Investigating Misophonia: A Review of the Empirical Literature, Clinical Implications, and a Research Agenda

Jennifer J. Brout, Miren Edelstein, Mercede Erfanian, Michael Mannino, Lucy J. Miller, Romke Rouw, Sukhbinder Kumar, and M. Zachary Rosenthal

Excerpt: “Although the Jastreboffs’ original conceptualization of misophonia included aversive responding to sounds generated by both living beings and inanimate objects, many case reports specifically indicate that trigger sounds are generated by other people (e.g., other people chewing, smacking lips, coughing, throat clearing; Webber et al., 2014). However, it is important to note that individuals also report aversion to mechanical noises, such as air-conditioners, refrigerator humming, and/or noises emanating from pets (Møller, 2011; Cavanna and Seri, 2015). In addition, some case studies indicate that individuals with misophonia describe experiencing aversive responses to repetitively presented visual stimuli or movement, also known as misokinesia (e.g., seeing another person shaking their leg).”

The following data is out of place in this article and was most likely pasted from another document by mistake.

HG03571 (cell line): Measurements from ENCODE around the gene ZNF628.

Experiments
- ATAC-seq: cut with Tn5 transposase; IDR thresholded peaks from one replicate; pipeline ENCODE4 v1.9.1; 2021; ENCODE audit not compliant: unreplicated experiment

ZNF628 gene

Summary: “Misophonia is a neurobehavioral syndrome phenotypically characterized by heightened autonomic nervous system arousal and negative emotional reactivity (e. g., irritation, anger, anxiety) in response to a decreased tolerance for specific sounds. The aims of this review are to (a) characterize the current state of the field of research on misophonia, (b) highlight what can be inferred from the small research literature to inform treatment of individuals with misophonia, and (c) outline an agenda for research on this topic. We extend previous reviews on this topic by critically reviewing the research investigating mechanisms of misophonia and differences between misophonia and other conditions. In addition, we integrate this small but growing literature with basic and applied research from other literatures in a cross-disciplinary manner.”

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